Rather than telling the truth about U.S. actions in other people’s countries, mainstream media present us with a false picture, a patriotized history. In this imaginary world, U.S. actions have the same five characteristics regardless of place or time. They are:
* self-sacrificing (not for selfish U.S. interests)
* benevolent (intended to help the people of the target country)
* self-defensive (never aggressive)
* freedom-pushing (trying to force others to be democracies)
* legal (possessed of legitimate authority)
We can call these five the core myths of patriotized history. Events and facts from real history that show U.S. behavior as opposite to these five myths get removed or redefined as their own opposites, so that the message, the meaning conveyed by the texts, always conforms to them.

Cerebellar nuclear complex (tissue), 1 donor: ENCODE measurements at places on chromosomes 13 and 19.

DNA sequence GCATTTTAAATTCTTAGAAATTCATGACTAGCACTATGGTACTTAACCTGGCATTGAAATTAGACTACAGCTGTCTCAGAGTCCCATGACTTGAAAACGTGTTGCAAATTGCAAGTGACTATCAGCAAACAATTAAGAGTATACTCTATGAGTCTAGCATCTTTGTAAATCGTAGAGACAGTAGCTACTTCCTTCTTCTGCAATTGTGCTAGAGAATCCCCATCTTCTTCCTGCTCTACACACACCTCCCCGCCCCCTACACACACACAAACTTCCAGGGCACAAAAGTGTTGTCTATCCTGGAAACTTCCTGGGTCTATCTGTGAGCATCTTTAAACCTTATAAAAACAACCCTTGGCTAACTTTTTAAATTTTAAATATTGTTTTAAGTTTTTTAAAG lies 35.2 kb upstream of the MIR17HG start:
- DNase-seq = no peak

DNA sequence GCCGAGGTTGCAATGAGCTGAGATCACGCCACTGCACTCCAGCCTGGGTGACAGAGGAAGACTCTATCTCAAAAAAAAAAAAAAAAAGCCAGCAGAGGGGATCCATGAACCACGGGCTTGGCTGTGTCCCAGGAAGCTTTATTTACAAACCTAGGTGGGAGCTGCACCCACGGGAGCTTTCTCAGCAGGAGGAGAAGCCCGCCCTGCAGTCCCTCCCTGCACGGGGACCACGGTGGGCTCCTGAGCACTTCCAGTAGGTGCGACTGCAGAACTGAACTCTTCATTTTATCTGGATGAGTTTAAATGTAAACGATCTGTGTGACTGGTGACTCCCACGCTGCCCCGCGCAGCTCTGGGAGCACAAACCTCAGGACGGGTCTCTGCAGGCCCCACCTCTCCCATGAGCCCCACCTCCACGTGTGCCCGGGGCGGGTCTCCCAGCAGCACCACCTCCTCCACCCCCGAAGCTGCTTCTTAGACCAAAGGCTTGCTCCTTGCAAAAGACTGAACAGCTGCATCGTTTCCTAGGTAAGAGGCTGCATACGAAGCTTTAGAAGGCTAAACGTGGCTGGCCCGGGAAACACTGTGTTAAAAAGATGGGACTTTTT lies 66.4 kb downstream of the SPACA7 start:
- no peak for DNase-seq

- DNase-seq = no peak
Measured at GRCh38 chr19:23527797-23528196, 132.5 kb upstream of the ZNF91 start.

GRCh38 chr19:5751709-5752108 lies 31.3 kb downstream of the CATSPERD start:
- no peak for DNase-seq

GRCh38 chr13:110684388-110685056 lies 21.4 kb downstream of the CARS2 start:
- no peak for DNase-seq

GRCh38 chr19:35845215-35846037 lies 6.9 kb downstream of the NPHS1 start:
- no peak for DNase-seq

One reason patriotized history is so powerful is that it is rarely delivered directly. A lie is most vulnerable when it is held up for examination as an explicit claim. This encourages listeners to consider whether they agree or not, whether they know enough to agree or disagree, and even to do some research and find out the facts. By contrast, if the lie is slipped into the conversation as if it were something we all already know to be true and agree upon as a matter of course, it is likely to go unchallenged. It is even more convincing if it is the implied, but unspoken message. Strongest of all is if it is implied in the negative, by its absence.